NOTICE: Citizendium is still being set up on its newer server, treat as a beta for now; please see here for more.
Citizendium - a community developing a quality comprehensive compendium of knowledge, online and free. Click here to join and contribute—free
CZ thanks our previous donors. Donate here. Treasurer's Financial Report -- Thanks to our content contributors. --

Ancient Rome

From Citizendium, the Citizens' Compendium
(Redirected from Ancient Romans)
Jump to: navigation, search
This article is a stub and thus not approved.
Main Article
Talk
Related Articles  [?]
Bibliography  [?]
External Links  [?]
Citable Version  [?]
Catalogs [?]
 
This editable Main Article is under development and not meant to be cited; by editing it you can help to improve it towards a future approved, citable version. These unapproved articles are subject to a disclaimer.
(PD) Photo: Central Intelligence Agency
The iconic Colosseum was founded by the Emperor Vespasian in the 1st century A.D.
(PD) Photo: Central Intelligence Agency
Castel Sant'Angelo, next to the River Tiber in Rome, was built as a mausoleum for the Emperor Hadrian and converted into a fortification in the Middle Ages.

Rome developed from a small trading post and agricultural village into one of the most powerful empires of the ancient world. Long considered the center of the civilized world, ancient Rome is often looked on even today as the birthplace of Western civilization. Over the course of its long history, ancient Rome's government shifted from monarchy to republic and finally to autocracy.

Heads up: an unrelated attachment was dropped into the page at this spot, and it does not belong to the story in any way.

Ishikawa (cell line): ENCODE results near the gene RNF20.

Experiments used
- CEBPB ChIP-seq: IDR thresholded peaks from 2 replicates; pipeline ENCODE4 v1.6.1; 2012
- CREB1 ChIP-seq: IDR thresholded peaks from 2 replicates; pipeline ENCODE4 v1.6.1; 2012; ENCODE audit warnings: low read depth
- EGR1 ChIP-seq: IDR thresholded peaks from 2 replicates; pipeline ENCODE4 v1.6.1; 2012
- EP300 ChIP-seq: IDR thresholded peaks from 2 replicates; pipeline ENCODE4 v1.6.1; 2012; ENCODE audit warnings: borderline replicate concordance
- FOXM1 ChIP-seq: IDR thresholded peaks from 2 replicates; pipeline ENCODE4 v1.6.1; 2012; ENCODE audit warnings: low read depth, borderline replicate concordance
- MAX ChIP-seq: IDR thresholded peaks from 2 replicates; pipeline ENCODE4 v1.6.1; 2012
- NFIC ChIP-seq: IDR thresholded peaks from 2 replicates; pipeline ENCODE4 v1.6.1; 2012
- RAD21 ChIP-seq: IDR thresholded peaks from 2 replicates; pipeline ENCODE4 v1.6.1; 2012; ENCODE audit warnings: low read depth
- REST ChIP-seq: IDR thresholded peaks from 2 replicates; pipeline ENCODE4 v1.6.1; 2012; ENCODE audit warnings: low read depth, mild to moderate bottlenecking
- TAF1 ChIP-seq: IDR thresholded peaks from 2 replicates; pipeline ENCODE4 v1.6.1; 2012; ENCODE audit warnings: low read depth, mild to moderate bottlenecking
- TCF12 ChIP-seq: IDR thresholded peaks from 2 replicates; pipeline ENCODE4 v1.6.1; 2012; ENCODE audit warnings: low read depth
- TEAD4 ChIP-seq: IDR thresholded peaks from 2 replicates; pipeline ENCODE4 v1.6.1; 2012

History

Founding (C. 800 BCE)

The founding of Rome is embroiled in a mixture of myth and fact. The traditional date given for the founding of Rome is April 21 753 B.C. by the twin Brothers, Romulus and Remus.

Monarchy (753 BCE - 510 BCE)

753-716. Romulus. 716-673. Numa Pompilius. 673-641. Tullus Hostilius. 640-616. Ancus Marcius. 616-578. Tarquinius Priscus. 578-534. Servius Tullius. 534-510. Tarquinius Superbus.

Republic (510 BCE - 30 BCE)

The Roman Republic spanned five centuries and formed the basis for much of our modern political thought. The principle that power could not be invested in one person was re-enforced over the years with the establishment of many differing magistracies, though the two Consuls held nominal power of the state. As time went on, positions such as the Tribunate were introduced in order to provide representation for the Plebians. The exception to this principle was the office of Dictator. Dictators were given emergency powers by the Senate during times of Crisis. These powers lasted for a duration of 6 months and could be extended.

Roman Empire (30 BCE - 476 CE)

Downfall

Society

Women

Slavery

Religion

Culture

Art

Literature

Technology

Roads

Aqueducts

Military